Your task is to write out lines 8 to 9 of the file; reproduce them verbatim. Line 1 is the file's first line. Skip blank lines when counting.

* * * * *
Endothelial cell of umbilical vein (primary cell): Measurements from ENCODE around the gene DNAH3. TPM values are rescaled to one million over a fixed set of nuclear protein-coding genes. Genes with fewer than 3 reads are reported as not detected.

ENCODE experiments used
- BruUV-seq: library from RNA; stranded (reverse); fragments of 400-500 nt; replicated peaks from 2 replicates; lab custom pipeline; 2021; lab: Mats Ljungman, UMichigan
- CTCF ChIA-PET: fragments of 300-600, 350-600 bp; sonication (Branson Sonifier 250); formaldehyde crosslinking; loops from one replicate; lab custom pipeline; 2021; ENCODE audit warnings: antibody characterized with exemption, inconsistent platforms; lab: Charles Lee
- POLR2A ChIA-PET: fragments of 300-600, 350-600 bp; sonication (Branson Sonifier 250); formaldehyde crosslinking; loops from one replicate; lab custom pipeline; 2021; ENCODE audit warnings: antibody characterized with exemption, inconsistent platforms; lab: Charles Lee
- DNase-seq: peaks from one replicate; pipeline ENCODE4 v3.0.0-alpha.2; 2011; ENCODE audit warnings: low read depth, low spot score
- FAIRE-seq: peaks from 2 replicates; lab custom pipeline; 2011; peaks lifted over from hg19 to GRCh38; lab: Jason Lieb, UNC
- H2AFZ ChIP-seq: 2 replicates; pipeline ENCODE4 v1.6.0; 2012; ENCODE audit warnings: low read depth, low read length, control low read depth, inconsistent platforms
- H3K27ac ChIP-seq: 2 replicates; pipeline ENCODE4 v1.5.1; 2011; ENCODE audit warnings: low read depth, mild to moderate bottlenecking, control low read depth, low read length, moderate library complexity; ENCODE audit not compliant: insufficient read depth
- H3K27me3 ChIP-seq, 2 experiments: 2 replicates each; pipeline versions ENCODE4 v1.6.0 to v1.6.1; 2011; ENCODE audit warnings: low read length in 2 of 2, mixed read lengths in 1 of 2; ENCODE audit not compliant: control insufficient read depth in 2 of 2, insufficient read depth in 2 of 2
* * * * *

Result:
- H2AFZ ChIP-seq: 2 replicates; pipeline ENCODE4 v1.6.0; 2012; ENCODE audit warnings: low read depth, low read length, control low read depth, inconsistent platforms
- H3K27ac ChIP-seq: 2 replicates; pipeline ENCODE4 v1.5.1; 2011; ENCODE audit warnings: low read depth, mild to moderate bottlenecking, control low read depth, low read length, moderate library complexity; ENCODE audit not compliant: insufficient read depth